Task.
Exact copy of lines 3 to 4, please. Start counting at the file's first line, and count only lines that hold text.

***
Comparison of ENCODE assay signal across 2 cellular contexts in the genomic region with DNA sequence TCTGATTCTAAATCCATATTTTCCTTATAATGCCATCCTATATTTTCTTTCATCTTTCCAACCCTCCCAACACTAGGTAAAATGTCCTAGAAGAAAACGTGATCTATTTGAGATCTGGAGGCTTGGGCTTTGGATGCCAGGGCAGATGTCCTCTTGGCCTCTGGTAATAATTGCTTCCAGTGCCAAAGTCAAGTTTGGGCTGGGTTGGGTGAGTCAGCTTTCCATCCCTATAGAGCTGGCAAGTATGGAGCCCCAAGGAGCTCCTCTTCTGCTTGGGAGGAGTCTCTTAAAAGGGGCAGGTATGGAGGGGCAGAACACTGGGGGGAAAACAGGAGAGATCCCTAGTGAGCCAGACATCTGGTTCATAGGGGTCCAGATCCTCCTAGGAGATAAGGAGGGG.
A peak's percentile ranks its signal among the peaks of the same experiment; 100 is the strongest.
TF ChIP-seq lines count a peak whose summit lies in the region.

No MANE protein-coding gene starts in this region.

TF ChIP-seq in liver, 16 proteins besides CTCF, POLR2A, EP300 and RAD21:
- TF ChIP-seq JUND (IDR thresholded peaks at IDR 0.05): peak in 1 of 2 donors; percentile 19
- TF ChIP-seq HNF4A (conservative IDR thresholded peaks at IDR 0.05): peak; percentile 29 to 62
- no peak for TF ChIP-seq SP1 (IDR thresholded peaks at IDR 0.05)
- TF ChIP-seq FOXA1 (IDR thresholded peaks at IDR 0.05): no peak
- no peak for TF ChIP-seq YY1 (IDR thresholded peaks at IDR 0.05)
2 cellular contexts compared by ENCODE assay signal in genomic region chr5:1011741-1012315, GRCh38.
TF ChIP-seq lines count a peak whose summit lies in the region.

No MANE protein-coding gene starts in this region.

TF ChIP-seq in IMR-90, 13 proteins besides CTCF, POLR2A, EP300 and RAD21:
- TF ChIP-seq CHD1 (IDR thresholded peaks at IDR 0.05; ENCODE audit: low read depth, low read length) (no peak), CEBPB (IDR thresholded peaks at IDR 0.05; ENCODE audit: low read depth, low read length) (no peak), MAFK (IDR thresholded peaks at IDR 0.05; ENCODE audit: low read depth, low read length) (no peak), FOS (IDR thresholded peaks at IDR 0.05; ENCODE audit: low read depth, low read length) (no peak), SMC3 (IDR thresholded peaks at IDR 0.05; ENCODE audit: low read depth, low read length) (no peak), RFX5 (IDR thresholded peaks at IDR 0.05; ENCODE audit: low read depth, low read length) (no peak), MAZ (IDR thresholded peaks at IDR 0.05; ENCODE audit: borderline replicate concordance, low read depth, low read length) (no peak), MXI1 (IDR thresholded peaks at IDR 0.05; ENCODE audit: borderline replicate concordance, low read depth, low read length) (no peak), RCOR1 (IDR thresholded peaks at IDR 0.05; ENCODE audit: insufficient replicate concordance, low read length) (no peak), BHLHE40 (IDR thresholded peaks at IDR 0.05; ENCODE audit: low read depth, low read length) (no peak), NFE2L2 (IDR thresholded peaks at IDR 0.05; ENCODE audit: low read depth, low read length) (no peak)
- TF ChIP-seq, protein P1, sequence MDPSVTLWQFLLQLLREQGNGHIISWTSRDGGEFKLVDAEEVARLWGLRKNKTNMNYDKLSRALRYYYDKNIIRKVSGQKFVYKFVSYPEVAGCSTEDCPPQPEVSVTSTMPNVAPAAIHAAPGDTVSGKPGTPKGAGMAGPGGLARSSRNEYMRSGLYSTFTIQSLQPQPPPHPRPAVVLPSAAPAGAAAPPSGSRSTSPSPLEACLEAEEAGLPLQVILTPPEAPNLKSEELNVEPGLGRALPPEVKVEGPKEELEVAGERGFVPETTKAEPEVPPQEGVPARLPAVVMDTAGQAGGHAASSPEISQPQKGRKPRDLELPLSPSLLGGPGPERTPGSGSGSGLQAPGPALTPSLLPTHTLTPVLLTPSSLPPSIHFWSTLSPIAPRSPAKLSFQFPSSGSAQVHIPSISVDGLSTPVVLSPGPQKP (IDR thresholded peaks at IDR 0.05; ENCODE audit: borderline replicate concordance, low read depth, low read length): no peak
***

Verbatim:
TF ChIP-seq lines count a peak whose summit lies in the region.

No MANE protein-coding gene starts in this region.